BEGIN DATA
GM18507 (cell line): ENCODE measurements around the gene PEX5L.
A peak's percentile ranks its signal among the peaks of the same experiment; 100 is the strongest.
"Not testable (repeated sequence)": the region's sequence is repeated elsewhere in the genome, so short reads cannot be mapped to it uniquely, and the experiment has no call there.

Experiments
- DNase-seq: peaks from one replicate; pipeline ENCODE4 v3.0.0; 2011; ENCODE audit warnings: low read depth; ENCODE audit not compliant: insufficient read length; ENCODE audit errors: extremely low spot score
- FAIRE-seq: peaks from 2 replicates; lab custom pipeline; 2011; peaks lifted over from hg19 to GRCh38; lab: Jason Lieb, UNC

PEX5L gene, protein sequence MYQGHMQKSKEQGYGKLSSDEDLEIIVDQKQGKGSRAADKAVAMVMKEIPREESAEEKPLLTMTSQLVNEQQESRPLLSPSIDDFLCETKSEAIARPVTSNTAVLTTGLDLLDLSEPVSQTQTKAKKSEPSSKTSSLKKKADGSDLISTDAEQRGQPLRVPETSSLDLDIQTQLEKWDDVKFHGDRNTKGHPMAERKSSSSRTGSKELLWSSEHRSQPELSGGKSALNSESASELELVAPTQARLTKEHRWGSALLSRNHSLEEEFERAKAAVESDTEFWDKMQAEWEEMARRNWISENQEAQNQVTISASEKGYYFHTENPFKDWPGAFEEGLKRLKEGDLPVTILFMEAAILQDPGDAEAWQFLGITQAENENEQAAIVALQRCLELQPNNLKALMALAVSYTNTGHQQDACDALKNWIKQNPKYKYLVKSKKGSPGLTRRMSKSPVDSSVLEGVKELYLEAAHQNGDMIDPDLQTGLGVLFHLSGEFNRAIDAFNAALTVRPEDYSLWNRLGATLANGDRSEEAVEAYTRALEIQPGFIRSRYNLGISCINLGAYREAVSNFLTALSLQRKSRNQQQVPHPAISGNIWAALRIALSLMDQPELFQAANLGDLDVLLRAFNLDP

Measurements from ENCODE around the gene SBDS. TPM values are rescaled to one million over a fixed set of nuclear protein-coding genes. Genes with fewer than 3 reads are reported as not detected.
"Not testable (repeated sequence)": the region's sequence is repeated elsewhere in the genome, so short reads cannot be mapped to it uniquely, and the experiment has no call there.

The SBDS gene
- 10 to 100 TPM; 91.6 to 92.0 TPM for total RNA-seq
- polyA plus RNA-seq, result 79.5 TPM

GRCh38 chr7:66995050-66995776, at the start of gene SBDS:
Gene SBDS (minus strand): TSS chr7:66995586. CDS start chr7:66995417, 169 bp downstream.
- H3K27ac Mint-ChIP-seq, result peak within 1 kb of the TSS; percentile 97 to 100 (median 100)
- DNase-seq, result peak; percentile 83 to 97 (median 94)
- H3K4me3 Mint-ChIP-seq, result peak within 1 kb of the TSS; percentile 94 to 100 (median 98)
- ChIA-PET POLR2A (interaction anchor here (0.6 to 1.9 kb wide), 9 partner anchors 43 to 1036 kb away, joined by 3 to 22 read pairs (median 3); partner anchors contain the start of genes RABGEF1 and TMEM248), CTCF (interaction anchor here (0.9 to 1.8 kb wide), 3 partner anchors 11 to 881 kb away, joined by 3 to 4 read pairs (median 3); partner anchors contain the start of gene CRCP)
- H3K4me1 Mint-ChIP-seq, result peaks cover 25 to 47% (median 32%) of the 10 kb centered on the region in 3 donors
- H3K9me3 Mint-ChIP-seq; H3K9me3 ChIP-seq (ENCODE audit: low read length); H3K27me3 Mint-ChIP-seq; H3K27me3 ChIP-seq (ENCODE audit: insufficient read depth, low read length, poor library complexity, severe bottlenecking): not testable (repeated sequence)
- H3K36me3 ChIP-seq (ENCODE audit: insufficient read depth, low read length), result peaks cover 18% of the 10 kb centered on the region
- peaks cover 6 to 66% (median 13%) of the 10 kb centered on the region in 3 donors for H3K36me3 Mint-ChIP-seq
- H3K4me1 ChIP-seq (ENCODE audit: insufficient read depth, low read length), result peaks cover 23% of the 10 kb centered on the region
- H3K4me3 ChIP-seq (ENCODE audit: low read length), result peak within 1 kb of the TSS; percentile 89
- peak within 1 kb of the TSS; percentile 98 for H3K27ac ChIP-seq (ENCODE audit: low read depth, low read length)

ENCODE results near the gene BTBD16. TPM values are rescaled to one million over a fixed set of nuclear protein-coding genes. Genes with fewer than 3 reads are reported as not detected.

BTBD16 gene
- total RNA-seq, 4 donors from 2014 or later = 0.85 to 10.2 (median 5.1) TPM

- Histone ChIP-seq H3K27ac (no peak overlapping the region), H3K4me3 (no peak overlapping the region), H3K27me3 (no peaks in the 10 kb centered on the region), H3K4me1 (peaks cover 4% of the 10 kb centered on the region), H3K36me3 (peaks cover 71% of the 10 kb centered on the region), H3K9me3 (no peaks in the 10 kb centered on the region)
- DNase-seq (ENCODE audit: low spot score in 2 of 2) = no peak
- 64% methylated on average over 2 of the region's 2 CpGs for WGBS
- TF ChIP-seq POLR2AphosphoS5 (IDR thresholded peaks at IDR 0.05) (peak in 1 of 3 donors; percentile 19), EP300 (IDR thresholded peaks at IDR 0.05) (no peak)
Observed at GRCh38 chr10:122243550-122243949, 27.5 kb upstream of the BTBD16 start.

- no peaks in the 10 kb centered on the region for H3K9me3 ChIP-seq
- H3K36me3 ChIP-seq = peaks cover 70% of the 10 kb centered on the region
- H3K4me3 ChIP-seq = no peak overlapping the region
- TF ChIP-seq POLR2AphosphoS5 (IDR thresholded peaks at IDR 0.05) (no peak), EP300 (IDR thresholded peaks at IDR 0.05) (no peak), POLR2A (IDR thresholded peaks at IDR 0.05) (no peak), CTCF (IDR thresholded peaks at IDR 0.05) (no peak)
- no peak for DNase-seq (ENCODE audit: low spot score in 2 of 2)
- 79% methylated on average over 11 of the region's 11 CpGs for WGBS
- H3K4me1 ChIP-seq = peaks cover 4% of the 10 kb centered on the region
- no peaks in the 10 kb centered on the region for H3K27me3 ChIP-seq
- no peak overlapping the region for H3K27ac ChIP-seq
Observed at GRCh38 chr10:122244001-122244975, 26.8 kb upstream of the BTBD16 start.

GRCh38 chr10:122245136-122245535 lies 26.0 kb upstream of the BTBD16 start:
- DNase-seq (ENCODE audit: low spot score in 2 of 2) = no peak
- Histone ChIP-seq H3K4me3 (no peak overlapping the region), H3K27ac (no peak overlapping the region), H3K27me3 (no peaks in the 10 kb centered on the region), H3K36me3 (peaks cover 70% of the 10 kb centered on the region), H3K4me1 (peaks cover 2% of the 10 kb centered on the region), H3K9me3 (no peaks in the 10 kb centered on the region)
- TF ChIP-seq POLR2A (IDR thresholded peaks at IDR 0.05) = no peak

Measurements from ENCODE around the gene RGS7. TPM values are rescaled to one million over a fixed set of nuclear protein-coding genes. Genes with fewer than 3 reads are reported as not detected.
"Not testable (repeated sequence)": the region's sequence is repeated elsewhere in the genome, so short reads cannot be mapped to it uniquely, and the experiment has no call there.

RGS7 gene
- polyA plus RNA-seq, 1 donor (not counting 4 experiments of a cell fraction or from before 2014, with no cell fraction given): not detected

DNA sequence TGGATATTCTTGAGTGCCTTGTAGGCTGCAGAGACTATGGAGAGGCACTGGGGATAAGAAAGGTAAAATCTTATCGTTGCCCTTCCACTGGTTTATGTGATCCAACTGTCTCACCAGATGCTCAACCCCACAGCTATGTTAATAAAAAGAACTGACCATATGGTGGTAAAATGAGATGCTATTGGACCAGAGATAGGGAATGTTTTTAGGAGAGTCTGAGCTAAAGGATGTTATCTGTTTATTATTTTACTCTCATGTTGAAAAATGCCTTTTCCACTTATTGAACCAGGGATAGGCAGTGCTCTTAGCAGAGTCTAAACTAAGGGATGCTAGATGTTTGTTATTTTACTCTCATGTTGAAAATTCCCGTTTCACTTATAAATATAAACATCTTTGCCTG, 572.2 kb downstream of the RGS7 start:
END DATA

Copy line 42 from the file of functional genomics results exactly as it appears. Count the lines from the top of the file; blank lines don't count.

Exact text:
- no peak overlapping the region for H3K27ac ChIP-seq